This street, near Santa Barbara’s West Beach, is named after what has been called the “first American grand opera.” In 1909, composer Victor Herbert approached San Francisco attorney Joseph Redding to come up with a theme for a new opera. The result was Natoma: The Maid from the Mountains, an opera in three acts set in Santa Barbara in the early 1800s, when Alta California was under Spanish governance.
Victor Herbert, an Irish native, became one of this country’s greatest composers of light operas. His best-known works were Babes in Toyland, made famous by a film version with Laurel and Hardy, and Naughty Marietta, the movie that made stars out of the romantic duo of Nelson Eddy and Jeanette MacDonald.
The characters of Natoma include the “noble Spaniard” Francisco de la Guerra; his beautiful daughter Barbara; her servant, the Indian maiden Natoma; the handsome, dashing American naval lieutenant Paul Merrill; Juan Alvarado, suitor of Barbara; and Jose Castro, described as a “half-breed.” The opera was a highly romantic melodrama, set in a historic period, yet wildly a-historical.
The action begins at the De la Guerra hacienda on Santa Cruz Island, which in the production is set so close to the mainland that at night island inhabitants can hear vespers being chanted at the Old Mission. Lt. Merrill is visiting the island and Natoma has fallen in love with him. Complications ensue when Barbara arrives and she and Merrill fall in love. Natoma is heart-broken, while Alvarado, hoping to marry into the wealthy De la Guerra family, is outraged and lays plans to kidnap Barbara with Castro’s help.
Act Two takes place in front of the Old Mission. During the celebration of Barbara’s coming of age, Alvarado and Castro make their move. Natoma comes to the rescue and in the ensuing melee stabs Alvarado to death. She then takes sanctuary in the mission. In the final act, Natoma realizes that Merrill and Barbara are fated to be together. She gives Barbara an amulet, which has been in her family for generations, as a token of love and good luck. Natoma then renounces the world and enters a convent.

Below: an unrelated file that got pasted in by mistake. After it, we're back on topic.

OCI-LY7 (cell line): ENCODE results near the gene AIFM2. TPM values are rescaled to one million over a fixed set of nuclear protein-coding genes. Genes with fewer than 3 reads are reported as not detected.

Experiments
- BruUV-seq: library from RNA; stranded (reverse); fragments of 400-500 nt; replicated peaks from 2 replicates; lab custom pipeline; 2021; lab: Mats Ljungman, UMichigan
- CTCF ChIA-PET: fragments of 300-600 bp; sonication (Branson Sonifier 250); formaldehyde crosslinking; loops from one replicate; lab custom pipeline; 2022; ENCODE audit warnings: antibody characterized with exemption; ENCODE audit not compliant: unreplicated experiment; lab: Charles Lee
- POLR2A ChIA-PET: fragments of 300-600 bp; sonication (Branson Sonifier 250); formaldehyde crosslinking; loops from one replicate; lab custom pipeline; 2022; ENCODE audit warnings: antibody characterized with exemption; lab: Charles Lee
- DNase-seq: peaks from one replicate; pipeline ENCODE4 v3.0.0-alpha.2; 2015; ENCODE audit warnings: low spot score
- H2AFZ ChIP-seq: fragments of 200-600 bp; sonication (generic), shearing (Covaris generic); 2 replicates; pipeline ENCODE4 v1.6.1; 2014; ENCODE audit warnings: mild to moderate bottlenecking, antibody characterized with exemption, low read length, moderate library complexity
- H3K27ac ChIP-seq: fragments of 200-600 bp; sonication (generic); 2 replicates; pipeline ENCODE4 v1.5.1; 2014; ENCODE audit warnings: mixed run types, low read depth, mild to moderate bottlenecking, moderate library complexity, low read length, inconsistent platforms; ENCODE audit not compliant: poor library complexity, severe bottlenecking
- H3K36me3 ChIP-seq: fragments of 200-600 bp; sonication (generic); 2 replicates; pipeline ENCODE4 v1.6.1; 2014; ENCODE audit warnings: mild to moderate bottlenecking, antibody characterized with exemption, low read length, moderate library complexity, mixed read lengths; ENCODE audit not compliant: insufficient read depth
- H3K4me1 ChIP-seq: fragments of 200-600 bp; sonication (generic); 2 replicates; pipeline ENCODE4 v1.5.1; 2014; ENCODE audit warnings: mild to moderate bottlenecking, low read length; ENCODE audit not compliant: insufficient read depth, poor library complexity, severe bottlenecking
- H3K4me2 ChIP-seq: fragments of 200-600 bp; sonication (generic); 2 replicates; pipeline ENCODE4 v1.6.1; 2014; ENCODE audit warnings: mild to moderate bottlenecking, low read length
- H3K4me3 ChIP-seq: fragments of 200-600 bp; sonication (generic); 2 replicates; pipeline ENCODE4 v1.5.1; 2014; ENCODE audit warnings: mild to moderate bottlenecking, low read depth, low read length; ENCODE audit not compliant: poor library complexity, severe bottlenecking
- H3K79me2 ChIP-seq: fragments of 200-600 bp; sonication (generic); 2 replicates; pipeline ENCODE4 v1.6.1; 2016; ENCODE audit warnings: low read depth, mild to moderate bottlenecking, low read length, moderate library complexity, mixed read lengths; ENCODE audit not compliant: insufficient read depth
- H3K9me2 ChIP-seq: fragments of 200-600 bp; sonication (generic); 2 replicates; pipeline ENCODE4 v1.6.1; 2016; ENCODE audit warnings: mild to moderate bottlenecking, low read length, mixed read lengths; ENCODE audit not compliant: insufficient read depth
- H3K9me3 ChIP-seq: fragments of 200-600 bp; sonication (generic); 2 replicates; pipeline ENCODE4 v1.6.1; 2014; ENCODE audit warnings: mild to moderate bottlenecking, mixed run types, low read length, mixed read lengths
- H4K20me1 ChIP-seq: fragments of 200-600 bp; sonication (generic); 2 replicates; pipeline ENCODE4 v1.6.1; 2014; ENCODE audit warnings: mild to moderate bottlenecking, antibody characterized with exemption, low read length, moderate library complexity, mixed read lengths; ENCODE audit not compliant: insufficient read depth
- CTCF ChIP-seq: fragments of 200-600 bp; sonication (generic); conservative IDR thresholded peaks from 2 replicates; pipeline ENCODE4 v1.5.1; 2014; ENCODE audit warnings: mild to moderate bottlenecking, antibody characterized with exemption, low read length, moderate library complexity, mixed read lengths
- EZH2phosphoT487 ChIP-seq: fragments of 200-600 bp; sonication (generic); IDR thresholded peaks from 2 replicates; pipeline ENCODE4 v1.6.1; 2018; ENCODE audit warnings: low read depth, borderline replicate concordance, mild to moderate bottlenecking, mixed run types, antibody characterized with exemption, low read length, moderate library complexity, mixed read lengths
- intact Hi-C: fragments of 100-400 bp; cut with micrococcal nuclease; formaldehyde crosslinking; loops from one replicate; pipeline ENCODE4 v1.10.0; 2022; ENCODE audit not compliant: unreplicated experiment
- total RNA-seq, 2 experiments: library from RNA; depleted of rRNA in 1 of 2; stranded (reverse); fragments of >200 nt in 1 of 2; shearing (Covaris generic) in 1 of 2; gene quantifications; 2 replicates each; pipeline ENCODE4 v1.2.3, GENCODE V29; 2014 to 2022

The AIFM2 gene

Today, Natoma seems very dated and is hardly politically correct. A stab at authenticity was made by hiring Santa Barbara artist Alexander Harmer as a designer and consultant. Harmer, one of California’s foremost painters of the period, was known for his evocations of California’s Spanish and Mexican eras. He designed the costumes and designed and painted the scenery for the opera. Francisco de la Guerra is named after the prominent Santa Barbara family; in fact there was a Francisco de la Guerra in real life, but the character does not seem to be based on the real person. Also, the De la Guerras never owned property on Santa Cruz Island, and, of course, the island is much farther away from the coast than is portrayed in the opera.
Natoma opened in Philadelphia, then in New York, in February 1911. It was initially well-received and starred Mary Garden in the title role and the world-famous tenor John McCormack as Paul Merrill. Garden eventually came west to perform the play in San Francisco and San Diego. She made a point of stopping in Santa Barbara to draw inspiration from the city where the opera was set. She visited with Harmer, telling him that his set design for Act Two, depicting the Santa Barbara Mission, had caused a sensation back east.
Natoma did not enjoy a long run and is not considered one of Herbert’s best efforts. In its highly romanticized view of California history, it was typical of its time. Locally, the First United Methodist Church staged a production in 1978, but the opera remains virtually unknown today.
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Michael Redmon, director of research at the Santa Barbara Historical Society, will answer your questions about Santa Barbara's history. Write him c/o The Independent, 122 W. Figueroa St., Santa Barbara, CA 93101.